Nouvelle

Le CGQ publie un article dans la revue Wildlife Society
22 Février 2016

Un nouvel article portant sur un projet de recherche réalisé par le Centre de géomatique du Québec en collaboration avec l’Université de Sherbrooke a été publié dans la revue Wildlife Society le 10 février dernier. L’article traite de la détection du cerf de Virginie par imagerie visible et infrarouge thermique acquise par drone.

 

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VISIBLE AND THERMAL INFRARED REMOTE SENSING FOR THE DETECTION OF WHITE-TAILED DEER USING AN UNMANNED AERIAL SYSTEM

Louis-Philippe Chrétien1, Jérôme Théau1 et Patrick Ménard2.

 

1 Département de géomatique appliquée, Centre d’Application et de Recherche en Télédétection, Université de Sherbrooke

2 Centre de géomatique du Québec

 

Résumé (en anglais)

Wildlife management is based on various measurements representative of the health of populations and their habitats. Some agencies are focusing on animal surveys to manage species such as white-tailed deer (Odocoileus virginianus). Current survey methods are faced with the challenge of reduced operating costs as well as estimating and correcting detection biases. Our pilot study (data collected on 6 Nov 2012 at Saint-David-de-Falardeau, QC, Canada) assessed the potential of a new approach detect and count deer based on visible and thermal infrared image processing at very-high spatial resolutions using an unmanned aerial system (UAS). Supervised and unsupervised pixel-based image classification approaches as well as object-based image analysis (OBIA) were assessed for different spatial resolutions and with different combinations of spectral bands. None of the pixel-based approaches were effective for detecting deer. The OBIA approach detected deer with a rate of up to 100% under the best conditions by using a combination of visible and thermal infrared imagery at a spatial resolution of 0.8 cm/pixel. Overall, this approach had an average detection rate of 0.5, which is comparable to conventional aerial surveys. Visual obstructions by coniferous canopy and the spectral confusion associated with certain elements (e.g., bare soil, rocks) are problems that remain unresolved. Using UASs with image processing for surveys of deer and other species of large mammals is promising, but currently limited by the flight range of unmanned aerial vehicles and the associated regulations. © 2016 The Wildlife Society.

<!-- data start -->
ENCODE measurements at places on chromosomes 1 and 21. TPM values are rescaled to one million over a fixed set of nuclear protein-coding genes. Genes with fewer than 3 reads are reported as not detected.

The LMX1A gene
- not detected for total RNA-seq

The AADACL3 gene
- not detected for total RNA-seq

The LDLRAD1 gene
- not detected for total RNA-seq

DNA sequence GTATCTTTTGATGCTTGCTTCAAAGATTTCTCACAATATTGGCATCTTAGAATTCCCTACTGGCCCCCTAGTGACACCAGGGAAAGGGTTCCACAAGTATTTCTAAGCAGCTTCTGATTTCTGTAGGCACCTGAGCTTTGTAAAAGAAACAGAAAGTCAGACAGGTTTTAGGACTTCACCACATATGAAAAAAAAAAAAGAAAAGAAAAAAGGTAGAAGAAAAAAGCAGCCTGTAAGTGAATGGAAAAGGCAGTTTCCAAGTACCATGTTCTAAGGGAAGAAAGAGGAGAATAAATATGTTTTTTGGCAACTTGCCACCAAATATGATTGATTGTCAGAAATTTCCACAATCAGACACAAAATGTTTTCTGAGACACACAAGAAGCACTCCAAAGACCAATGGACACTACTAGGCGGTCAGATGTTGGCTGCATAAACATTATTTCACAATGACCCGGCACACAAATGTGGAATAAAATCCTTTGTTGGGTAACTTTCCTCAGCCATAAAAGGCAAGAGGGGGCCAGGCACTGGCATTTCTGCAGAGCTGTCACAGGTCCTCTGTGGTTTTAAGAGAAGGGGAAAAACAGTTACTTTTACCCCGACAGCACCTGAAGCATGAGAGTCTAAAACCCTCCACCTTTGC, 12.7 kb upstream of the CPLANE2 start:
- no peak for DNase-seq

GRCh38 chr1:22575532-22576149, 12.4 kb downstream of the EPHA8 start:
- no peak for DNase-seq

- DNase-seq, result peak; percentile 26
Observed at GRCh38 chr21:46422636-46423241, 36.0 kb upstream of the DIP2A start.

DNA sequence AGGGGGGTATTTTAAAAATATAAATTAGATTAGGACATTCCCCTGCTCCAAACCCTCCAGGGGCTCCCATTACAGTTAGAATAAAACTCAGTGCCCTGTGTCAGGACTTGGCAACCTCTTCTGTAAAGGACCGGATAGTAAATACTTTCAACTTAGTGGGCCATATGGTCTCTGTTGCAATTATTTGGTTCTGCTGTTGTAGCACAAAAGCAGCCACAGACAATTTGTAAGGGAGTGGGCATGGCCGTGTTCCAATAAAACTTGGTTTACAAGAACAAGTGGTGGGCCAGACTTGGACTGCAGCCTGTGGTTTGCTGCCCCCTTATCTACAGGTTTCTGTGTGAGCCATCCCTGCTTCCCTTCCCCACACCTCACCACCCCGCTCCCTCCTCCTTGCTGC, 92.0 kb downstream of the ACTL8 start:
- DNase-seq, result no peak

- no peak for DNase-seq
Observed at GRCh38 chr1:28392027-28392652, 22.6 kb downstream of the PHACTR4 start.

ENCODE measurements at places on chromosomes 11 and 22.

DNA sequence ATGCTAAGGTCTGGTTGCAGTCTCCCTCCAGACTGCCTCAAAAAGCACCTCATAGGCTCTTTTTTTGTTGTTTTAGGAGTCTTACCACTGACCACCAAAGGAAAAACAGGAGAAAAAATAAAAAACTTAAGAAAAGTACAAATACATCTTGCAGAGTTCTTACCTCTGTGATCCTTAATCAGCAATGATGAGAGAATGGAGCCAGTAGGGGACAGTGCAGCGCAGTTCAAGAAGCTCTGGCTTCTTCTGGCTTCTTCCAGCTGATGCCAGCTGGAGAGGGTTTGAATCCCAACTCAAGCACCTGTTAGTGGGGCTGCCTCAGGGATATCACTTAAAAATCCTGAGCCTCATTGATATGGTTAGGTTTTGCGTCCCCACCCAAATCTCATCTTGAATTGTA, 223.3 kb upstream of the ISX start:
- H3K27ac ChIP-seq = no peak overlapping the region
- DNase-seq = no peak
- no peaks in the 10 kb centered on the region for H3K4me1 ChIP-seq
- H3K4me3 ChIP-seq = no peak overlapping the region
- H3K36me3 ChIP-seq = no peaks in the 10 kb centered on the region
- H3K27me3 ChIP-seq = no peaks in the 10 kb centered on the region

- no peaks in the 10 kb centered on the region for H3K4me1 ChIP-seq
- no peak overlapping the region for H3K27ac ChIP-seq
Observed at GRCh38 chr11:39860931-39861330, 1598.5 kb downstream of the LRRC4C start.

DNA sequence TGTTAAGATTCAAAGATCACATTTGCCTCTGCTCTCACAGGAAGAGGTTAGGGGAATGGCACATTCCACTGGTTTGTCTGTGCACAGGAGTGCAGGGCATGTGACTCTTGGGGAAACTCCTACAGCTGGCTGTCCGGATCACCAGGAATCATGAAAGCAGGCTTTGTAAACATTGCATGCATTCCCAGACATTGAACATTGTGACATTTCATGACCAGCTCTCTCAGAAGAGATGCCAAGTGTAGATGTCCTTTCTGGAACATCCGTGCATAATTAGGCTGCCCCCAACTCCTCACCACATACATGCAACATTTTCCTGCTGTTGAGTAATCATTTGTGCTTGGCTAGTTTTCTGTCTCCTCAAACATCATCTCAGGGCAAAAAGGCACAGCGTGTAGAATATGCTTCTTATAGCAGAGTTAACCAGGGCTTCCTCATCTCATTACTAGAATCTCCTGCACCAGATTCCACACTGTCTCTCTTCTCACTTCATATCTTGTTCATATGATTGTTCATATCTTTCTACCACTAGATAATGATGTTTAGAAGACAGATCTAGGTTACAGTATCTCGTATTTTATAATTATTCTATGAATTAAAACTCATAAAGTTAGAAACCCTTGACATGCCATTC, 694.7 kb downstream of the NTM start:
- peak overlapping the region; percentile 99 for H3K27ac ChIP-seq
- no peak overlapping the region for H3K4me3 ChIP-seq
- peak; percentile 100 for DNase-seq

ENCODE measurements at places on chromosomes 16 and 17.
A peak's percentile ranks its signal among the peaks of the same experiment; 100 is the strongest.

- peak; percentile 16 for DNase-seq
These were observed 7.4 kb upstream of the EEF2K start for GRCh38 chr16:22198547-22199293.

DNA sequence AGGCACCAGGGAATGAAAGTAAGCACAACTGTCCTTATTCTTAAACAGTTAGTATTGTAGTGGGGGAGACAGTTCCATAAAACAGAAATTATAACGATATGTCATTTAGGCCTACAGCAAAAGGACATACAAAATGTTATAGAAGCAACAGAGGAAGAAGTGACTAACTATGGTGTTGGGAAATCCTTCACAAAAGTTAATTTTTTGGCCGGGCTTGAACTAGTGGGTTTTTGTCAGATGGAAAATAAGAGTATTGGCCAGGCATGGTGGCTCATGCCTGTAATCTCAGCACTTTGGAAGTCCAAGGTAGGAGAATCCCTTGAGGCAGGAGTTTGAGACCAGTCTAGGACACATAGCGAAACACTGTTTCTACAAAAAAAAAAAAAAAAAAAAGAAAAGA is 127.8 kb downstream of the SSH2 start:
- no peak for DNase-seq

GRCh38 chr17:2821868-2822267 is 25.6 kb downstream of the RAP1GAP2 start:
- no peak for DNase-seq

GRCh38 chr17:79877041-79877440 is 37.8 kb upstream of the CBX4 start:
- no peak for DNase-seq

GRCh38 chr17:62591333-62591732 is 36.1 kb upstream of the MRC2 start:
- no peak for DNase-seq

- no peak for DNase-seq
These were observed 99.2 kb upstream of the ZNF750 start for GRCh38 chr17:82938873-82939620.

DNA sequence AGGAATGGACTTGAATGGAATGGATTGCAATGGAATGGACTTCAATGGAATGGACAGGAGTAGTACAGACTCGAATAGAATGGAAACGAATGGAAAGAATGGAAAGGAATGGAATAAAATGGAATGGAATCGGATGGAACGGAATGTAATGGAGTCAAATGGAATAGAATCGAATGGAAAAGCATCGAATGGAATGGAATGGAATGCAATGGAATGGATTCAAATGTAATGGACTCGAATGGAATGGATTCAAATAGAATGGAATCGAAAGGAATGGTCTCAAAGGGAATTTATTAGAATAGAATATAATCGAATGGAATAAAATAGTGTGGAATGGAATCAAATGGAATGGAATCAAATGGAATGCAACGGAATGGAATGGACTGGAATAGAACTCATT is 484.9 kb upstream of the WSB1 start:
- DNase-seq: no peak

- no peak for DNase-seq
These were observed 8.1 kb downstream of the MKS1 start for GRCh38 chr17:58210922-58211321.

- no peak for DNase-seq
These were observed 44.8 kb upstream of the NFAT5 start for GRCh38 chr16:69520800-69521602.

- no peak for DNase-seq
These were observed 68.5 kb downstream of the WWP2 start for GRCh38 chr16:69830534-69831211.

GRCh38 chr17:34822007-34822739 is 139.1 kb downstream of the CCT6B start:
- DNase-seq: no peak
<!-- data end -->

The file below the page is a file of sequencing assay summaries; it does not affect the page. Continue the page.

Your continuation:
Vous pouvez vous rendre à l'adresse suivante pour consulter l’article au complet :
http://onlinelibrary.wiley.com/doi/10.1002/wsb.629/full